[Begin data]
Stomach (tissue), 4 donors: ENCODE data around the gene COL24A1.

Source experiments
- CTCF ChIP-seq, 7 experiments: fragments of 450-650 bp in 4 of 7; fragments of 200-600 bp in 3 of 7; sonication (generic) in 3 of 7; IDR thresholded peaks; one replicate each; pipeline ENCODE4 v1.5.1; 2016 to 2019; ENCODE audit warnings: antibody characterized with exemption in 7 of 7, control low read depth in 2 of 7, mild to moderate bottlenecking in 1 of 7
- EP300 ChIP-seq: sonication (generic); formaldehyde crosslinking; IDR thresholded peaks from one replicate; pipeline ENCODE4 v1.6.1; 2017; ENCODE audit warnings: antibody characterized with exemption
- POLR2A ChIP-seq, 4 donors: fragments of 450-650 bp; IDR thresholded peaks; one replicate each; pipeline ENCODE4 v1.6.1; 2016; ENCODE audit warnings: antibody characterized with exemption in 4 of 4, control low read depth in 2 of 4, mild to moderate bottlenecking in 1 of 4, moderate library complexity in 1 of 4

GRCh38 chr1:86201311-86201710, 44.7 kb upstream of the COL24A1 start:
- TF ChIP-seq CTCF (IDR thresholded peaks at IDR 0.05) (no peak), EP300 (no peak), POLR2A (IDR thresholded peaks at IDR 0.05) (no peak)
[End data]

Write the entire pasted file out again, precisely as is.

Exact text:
Stomach (tissue), 4 donors: ENCODE data around the gene COL24A1.

Source experiments
- CTCF ChIP-seq, 7 experiments: fragments of 450-650 bp in 4 of 7; fragments of 200-600 bp in 3 of 7; sonication (generic) in 3 of 7; IDR thresholded peaks; one replicate each; pipeline ENCODE4 v1.5.1; 2016 to 2019; ENCODE audit warnings: antibody characterized with exemption in 7 of 7, control low read depth in 2 of 7, mild to moderate bottlenecking in 1 of 7
- EP300 ChIP-seq: sonication (generic); formaldehyde crosslinking; IDR thresholded peaks from one replicate; pipeline ENCODE4 v1.6.1; 2017; ENCODE audit warnings: antibody characterized with exemption
- POLR2A ChIP-seq, 4 donors: fragments of 450-650 bp; IDR thresholded peaks; one replicate each; pipeline ENCODE4 v1.6.1; 2016; ENCODE audit warnings: antibody characterized with exemption in 4 of 4, control low read depth in 2 of 4, mild to moderate bottlenecking in 1 of 4, moderate library complexity in 1 of 4

GRCh38 chr1:86201311-86201710, 44.7 kb upstream of the COL24A1 start:
- TF ChIP-seq CTCF (IDR thresholded peaks at IDR 0.05) (no peak), EP300 (no peak), POLR2A (IDR thresholded peaks at IDR 0.05) (no peak)